Consumer Electronics Show and MacWorld occurring this past week, I thought it was time to take a look at what happens to most fancy new electronics once they’re not so new and fancy anymore. The other day, I spoke to Barbara Kyle, the National Coordinator of the Electronic TakeBack Coalition about the state of electronics recycling in the US.
Which companies have the worst recycling programs?
Quite a few TV companies are doing exactly nothing, but Sony was the first TV company to launch a takeback program. LG and Samsung are the only other two with national programs. Panasonic, Sharp, and Toshiba own a recycling company together called MSM that was created to comply with state laws. They have said they’re planning on operating a national program, but they haven’t done that yet.
None of these companies have truly convenient programs for a consumer trying to figure out “what am I going to do with my TV?” TV companies need to help retailers with this, because people usually buy TVs in retail stores. It’s a big stumbling block at this point.
What about computer companies?
Most people don’t do mailback, so companies that rely on it will never see significant numbers. Some companies are linked in with trade-in values or sell back policies, but the numbers still aren’t that significant. You need to have a lot of visible options, and if you go to the homepage of almost any electronics company, you don’t find a link to a recycling program.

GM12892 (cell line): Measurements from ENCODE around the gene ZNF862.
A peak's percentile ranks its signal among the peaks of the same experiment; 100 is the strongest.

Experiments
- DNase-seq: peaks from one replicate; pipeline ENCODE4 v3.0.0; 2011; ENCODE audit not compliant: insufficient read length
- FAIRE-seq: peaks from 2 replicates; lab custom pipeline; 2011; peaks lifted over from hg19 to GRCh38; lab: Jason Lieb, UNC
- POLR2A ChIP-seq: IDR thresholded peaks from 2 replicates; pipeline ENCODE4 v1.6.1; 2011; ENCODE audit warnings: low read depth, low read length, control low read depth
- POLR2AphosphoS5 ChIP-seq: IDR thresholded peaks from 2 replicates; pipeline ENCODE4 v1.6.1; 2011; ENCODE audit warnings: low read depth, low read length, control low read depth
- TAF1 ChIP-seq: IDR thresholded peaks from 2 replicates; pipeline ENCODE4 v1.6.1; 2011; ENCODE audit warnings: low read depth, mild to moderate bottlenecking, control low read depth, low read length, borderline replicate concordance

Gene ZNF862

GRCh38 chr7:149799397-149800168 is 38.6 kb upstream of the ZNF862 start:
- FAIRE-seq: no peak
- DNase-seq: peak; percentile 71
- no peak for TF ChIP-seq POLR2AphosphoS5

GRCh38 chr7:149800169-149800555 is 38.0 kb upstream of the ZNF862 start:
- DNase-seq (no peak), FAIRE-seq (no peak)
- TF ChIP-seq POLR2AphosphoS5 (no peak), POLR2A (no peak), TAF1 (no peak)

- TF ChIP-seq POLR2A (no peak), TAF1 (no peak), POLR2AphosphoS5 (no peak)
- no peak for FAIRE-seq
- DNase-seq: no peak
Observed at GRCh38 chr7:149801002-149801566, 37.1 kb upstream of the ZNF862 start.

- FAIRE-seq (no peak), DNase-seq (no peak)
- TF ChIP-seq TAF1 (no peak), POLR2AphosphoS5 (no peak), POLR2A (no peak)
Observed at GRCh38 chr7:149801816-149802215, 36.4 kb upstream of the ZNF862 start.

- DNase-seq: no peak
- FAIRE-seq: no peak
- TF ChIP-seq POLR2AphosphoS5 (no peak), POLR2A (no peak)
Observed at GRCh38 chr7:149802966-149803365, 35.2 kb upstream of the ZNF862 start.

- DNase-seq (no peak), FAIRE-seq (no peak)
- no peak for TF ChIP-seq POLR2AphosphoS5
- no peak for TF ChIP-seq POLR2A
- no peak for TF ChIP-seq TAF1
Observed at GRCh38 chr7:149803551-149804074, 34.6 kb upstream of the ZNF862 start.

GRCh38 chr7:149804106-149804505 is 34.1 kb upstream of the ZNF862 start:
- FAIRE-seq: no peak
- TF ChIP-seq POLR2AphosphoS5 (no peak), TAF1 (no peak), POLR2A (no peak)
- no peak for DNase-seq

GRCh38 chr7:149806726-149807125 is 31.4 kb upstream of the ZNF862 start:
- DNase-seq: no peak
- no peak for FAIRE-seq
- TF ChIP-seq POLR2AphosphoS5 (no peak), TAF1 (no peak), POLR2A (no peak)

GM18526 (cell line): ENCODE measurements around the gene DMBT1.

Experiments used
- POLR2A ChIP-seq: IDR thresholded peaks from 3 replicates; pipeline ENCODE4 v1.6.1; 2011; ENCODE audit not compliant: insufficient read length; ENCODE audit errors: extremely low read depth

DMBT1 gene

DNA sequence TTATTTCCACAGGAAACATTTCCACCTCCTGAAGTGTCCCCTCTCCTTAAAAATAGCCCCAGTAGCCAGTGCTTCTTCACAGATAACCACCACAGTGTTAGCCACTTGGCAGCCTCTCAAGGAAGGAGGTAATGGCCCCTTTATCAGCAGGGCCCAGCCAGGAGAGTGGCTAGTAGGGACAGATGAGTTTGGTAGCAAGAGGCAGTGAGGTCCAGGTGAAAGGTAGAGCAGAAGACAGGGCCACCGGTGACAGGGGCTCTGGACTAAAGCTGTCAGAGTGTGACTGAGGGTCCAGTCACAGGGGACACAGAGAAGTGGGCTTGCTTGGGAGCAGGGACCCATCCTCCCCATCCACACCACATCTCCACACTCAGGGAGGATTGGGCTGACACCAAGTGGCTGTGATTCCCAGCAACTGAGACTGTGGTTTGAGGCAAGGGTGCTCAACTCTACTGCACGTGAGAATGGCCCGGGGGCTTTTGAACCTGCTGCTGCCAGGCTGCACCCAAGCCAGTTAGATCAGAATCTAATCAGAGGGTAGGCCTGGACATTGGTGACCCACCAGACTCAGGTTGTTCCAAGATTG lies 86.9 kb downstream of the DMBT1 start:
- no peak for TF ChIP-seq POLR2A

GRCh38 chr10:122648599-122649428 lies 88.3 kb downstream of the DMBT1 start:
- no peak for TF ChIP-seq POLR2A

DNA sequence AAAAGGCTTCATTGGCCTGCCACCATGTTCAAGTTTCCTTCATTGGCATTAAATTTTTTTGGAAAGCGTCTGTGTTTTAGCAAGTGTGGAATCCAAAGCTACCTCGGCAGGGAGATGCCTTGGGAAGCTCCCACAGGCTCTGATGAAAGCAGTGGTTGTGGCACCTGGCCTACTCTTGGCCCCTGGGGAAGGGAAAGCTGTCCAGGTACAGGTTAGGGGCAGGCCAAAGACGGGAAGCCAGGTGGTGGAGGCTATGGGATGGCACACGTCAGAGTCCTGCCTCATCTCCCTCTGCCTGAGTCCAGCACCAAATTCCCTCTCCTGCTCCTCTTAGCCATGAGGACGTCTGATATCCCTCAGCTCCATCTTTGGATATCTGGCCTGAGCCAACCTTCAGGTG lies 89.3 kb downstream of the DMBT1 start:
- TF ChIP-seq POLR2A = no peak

Do you see any major changes occurring in 2009?
A lot of states have passed laws mandating recycling programs, and some of these programs go online as of this year. More go online next year. But between states, some [laws] are more aggressive than others. Now companies are thinking about how to make money off this. We’re seeing more voluntary action because companies can’t afford not to— it looks bad to duck this in the year of digital conversion.
It’s currently pretty easy to recycle cell phones, right?
For cell phones, everyone upgrades every two years. People are turning over cell phones so quickly, and the hurdle of mailing them back isn’t that big. But the cell phone industry isn’t making an effort get back phones. Phones haven’t been covered by legislation because there are so many options out there— it’s just a marketing challenge.
The other piece of the puzzle is what are they doing with the phones once companies get them back? We want to see info on where toxic parts go, to what country. When companies aren’t willing to say that, it makes us suspicious. Electronics companies have a long way to go in proving that they are managing these waste streams in responsible ways.